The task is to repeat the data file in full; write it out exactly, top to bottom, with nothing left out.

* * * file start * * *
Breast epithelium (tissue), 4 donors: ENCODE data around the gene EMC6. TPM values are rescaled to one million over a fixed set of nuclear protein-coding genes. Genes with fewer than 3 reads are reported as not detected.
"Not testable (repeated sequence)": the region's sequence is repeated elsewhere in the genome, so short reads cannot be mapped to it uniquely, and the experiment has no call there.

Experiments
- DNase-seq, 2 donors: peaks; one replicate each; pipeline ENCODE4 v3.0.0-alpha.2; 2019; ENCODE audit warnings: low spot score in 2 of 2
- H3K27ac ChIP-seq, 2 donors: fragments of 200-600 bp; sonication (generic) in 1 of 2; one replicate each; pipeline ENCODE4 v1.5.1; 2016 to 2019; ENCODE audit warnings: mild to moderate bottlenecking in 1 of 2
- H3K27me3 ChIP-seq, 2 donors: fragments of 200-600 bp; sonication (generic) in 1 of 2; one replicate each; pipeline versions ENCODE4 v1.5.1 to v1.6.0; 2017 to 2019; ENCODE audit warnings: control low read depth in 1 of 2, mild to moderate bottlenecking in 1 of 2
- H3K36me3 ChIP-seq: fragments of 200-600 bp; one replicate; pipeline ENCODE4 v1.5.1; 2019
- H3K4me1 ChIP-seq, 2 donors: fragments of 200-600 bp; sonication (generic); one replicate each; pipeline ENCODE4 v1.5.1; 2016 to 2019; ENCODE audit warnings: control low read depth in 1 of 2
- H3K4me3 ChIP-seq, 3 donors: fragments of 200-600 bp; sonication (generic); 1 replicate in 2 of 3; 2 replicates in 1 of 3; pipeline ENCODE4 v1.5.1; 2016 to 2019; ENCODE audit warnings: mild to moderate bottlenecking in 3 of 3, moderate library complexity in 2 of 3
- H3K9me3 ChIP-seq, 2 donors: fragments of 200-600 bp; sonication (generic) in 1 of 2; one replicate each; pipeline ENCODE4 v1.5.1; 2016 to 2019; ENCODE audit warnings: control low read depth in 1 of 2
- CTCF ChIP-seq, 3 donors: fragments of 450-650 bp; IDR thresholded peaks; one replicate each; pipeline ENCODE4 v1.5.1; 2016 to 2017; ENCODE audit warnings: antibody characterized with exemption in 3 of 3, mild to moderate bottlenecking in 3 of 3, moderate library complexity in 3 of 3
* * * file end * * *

Breast epithelium (tissue), 4 donors: ENCODE data around the gene EMC6. TPM values are rescaled to one million over a fixed set of nuclear protein-coding genes. Genes with fewer than 3 reads are reported as not detected.
"Not testable (repeated sequence)": the region's sequence is repeated elsewhere in the genome, so short reads cannot be mapped to it uniquely, and the experiment has no call there.

Experiments
- DNase-seq, 2 donors: peaks; one replicate each; pipeline ENCODE4 v3.0.0-alpha.2; 2019; ENCODE audit warnings: low spot score in 2 of 2
- H3K27ac ChIP-seq, 2 donors: fragments of 200-600 bp; sonication (generic) in 1 of 2; one replicate each; pipeline ENCODE4 v1.5.1; 2016 to 2019; ENCODE audit warnings: mild to moderate bottlenecking in 1 of 2
- H3K27me3 ChIP-seq, 2 donors: fragments of 200-600 bp; sonication (generic) in 1 of 2; one replicate each; pipeline versions ENCODE4 v1.5.1 to v1.6.0; 2017 to 2019; ENCODE audit warnings: control low read depth in 1 of 2, mild to moderate bottlenecking in 1 of 2
- H3K36me3 ChIP-seq: fragments of 200-600 bp; one replicate; pipeline ENCODE4 v1.5.1; 2019
- H3K4me1 ChIP-seq, 2 donors: fragments of 200-600 bp; sonication (generic); one replicate each; pipeline ENCODE4 v1.5.1; 2016 to 2019; ENCODE audit warnings: control low read depth in 1 of 2
- H3K4me3 ChIP-seq, 3 donors: fragments of 200-600 bp; sonication (generic); 1 replicate in 2 of 3; 2 replicates in 1 of 3; pipeline ENCODE4 v1.5.1; 2016 to 2019; ENCODE audit warnings: mild to moderate bottlenecking in 3 of 3, moderate library complexity in 2 of 3
- H3K9me3 ChIP-seq, 2 donors: fragments of 200-600 bp; sonication (generic) in 1 of 2; one replicate each; pipeline ENCODE4 v1.5.1; 2016 to 2019; ENCODE audit warnings: control low read depth in 1 of 2
- CTCF ChIP-seq, 3 donors: fragments of 450-650 bp; IDR thresholded peaks; one replicate each; pipeline ENCODE4 v1.5.1; 2016 to 2017; ENCODE audit warnings: antibody characterized with exemption in 3 of 3, mild to moderate bottlenecking in 3 of 3, moderate library complexity in 3 of 3